he would “keep the broken promises made by President Bush to rebuild New Orleans and the Gulf Coast” and take steps to prevent failures in emergency planning and response seen during Hurricane Katrina in 2005.

Specifically, Obama would ensure New Orleans has a levee and pumping system to protect the city against a 100-year storm by 2011, free up rebuilding funds that had been allocated but not released and to rebuild hospitals and schools.

Naked Soul Plea

8-29-05 Remember

katrina art tree

We are not ok

katrina art



Rising Tide 4


Show us you got some soul and come to New Orleans for the Katrina Anniversary, show us you understand and know how to gain strength from us so that everyone else will know they can also gain strength from us we are a part of America.

Not just to remember but to remember in the way New Orleans should be remembered, deserves to be remembered, deserves to be remembered, deserves to be remembered, as you would remember someone you loved being wronged and because you loved them you’d need to help them heal, help them heal, and it would heal you too

America’s soul is locked up by some big ogre, like fairy tale princess chained to rocks with big orcs and one eyed monsters and she cries out so the hero must break those chains, America’s soul cries out and we are the heroes who will break those chains if you only remember us, remember us as we deserve to be remembered, as a loved one, as part of your family.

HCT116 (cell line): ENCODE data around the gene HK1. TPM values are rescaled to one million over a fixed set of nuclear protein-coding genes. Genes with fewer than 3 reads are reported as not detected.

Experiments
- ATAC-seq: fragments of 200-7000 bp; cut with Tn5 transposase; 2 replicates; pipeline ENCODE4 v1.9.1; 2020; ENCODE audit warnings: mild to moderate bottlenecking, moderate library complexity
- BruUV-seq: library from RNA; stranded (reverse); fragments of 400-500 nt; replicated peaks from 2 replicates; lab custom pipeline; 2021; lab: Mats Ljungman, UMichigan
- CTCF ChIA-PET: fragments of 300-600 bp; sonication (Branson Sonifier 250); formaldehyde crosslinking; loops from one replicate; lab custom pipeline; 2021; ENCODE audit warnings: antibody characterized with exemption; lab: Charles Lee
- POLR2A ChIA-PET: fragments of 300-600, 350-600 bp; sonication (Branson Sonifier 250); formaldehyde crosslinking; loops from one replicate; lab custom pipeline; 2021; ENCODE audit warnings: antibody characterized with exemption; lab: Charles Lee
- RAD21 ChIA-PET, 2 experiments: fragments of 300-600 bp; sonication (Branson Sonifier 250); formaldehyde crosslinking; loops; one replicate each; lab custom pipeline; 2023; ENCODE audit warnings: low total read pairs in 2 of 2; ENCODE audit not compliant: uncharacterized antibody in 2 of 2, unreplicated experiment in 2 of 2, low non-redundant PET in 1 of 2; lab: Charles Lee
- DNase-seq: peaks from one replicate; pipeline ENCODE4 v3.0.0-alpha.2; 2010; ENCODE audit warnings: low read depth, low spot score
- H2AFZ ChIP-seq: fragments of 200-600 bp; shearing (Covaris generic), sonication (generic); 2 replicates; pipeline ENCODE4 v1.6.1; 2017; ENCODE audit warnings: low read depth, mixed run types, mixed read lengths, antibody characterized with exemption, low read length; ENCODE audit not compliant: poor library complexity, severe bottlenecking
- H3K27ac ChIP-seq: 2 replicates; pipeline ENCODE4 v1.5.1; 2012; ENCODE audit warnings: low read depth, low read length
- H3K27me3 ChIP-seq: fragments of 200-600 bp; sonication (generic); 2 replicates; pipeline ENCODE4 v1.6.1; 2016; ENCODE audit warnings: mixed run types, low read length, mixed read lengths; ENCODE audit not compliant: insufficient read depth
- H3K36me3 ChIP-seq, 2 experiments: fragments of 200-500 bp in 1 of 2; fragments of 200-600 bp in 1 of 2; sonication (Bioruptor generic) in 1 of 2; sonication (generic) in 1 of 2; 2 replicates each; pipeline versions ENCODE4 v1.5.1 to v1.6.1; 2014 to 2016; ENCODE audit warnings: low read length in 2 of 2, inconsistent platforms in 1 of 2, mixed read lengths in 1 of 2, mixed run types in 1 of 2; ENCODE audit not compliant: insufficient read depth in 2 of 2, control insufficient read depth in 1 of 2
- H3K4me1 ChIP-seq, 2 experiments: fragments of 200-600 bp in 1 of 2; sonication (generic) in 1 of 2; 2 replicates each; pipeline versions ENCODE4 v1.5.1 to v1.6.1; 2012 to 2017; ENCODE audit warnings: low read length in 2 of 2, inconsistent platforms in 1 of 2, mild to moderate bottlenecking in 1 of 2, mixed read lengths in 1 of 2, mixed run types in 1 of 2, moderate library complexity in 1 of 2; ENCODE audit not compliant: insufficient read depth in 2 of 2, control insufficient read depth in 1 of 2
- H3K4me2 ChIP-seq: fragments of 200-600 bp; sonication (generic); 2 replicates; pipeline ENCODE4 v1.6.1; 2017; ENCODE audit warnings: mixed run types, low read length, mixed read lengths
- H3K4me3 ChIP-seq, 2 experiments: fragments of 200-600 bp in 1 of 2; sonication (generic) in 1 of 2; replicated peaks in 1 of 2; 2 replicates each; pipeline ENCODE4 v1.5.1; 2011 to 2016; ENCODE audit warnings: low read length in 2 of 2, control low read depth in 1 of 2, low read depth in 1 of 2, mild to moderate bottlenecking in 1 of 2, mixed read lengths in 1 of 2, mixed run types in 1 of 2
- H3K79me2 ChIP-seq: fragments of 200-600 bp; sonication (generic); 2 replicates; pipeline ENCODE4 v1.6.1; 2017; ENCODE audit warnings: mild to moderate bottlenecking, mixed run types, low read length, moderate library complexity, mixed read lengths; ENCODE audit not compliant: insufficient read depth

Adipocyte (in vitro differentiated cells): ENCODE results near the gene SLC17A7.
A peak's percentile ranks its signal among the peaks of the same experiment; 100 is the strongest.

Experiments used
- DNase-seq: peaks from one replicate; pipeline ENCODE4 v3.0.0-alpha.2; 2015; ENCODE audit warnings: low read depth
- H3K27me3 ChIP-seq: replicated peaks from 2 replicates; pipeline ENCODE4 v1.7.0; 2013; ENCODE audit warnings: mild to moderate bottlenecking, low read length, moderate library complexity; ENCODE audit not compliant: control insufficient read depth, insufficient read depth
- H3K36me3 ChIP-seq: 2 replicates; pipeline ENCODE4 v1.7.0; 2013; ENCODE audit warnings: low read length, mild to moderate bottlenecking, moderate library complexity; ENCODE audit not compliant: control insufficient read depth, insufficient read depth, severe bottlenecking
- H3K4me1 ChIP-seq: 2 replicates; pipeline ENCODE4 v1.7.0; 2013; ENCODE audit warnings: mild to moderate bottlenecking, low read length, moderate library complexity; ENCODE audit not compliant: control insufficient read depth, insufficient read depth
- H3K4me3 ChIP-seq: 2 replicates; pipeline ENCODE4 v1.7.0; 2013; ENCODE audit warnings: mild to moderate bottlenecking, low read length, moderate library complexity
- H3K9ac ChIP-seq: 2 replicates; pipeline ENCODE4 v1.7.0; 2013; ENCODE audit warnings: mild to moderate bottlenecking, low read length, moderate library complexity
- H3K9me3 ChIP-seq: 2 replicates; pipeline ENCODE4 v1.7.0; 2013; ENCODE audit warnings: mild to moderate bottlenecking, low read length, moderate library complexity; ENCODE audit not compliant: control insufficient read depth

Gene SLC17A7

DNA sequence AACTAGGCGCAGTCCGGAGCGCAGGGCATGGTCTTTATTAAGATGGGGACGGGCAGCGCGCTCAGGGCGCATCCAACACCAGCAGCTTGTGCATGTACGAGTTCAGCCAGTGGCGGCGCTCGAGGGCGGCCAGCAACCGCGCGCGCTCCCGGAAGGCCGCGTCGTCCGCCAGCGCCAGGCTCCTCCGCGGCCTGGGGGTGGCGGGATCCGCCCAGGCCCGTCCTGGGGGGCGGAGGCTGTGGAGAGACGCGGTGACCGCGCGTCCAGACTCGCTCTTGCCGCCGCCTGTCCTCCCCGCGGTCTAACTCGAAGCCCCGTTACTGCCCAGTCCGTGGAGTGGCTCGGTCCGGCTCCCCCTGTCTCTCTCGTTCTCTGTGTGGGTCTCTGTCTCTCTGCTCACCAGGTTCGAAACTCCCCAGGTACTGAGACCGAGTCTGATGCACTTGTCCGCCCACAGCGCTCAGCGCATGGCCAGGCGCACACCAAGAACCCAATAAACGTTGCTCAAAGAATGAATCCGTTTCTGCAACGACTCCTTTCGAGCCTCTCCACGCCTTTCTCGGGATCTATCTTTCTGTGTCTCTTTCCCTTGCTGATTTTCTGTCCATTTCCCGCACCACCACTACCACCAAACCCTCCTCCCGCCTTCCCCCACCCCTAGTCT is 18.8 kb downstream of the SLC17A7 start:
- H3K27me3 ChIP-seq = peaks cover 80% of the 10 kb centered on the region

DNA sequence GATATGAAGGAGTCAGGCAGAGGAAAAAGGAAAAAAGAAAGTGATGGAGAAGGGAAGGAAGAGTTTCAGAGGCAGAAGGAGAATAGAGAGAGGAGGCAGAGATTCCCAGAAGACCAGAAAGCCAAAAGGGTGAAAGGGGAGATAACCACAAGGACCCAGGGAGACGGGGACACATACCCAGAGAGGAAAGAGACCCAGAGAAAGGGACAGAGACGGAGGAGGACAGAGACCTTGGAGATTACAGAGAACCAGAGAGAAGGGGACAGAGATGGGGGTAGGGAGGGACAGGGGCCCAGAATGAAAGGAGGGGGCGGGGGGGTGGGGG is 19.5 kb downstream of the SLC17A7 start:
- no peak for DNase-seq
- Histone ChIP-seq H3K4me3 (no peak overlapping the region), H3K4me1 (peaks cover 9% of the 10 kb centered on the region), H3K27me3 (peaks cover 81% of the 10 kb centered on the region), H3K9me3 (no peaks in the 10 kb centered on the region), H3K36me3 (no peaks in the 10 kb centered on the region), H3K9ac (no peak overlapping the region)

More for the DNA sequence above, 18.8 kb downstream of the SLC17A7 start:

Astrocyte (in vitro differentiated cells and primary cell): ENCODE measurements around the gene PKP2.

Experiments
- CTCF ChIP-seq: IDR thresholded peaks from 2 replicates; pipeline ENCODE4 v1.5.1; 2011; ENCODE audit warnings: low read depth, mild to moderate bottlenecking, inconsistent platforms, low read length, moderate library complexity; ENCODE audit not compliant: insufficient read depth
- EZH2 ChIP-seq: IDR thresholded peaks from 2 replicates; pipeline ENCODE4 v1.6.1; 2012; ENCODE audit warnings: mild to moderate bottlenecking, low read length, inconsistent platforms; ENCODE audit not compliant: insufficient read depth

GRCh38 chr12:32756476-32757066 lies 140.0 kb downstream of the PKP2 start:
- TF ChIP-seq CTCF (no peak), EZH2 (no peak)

Remember the dead, remember the living, remember the kindness and the cruelty, the joy and pain, remember the great city of New Orleans and care as she rises up again with every fiber of her being, not just a geography of land and water but a people and a culture and not let her be invisible from the rest of her neighbors, remember the family crying around the world for the great city of New Orleans, remember her as she deserves to be remembered.

That’s what an anniversary is for.  Come to New Orleans, please.  It would be good for all our souls.

Why Obama Should Be in NOLA on Katrina Anniversary

The deathers are all worried about how old folks will be treated under Democratic health care legislation.

Perhaps they have forgotten how old folks were treated under Republican rule:


How many old folks died because our federal government saw no role to play in protecting and caring for its citizens?

See, the trouble with not looking back is that we don’t remember what we ought to remember.

Katrina is something to remember.  Always.  The federal flood, they call it on the NOLA blogs.  The federal flood because the Army Corps of Engineers cut corners and didn’t make the levees right.  The federal flood because heckuva job Brownie and Bush’s happy cronies didn’t give a shit about the folks suffering but only cared about going to the cash register to hear the “ca-ching” that meant their usual profit off of human suffering.  Blackwater profited.  Halliburton profited.  A whole lot of Republicans profited.

Friday Night at 8: Cool Shades

The only way to view the political circus nowadays is to put your shades on first.



Don’t want anyone to recognize me!

My mama told me to stay out of places like that.

And it’s worse than she said!

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All I can say is it’s a damned good thing we didn’t get health care legislation passed before the August break!  Look what we would have missed!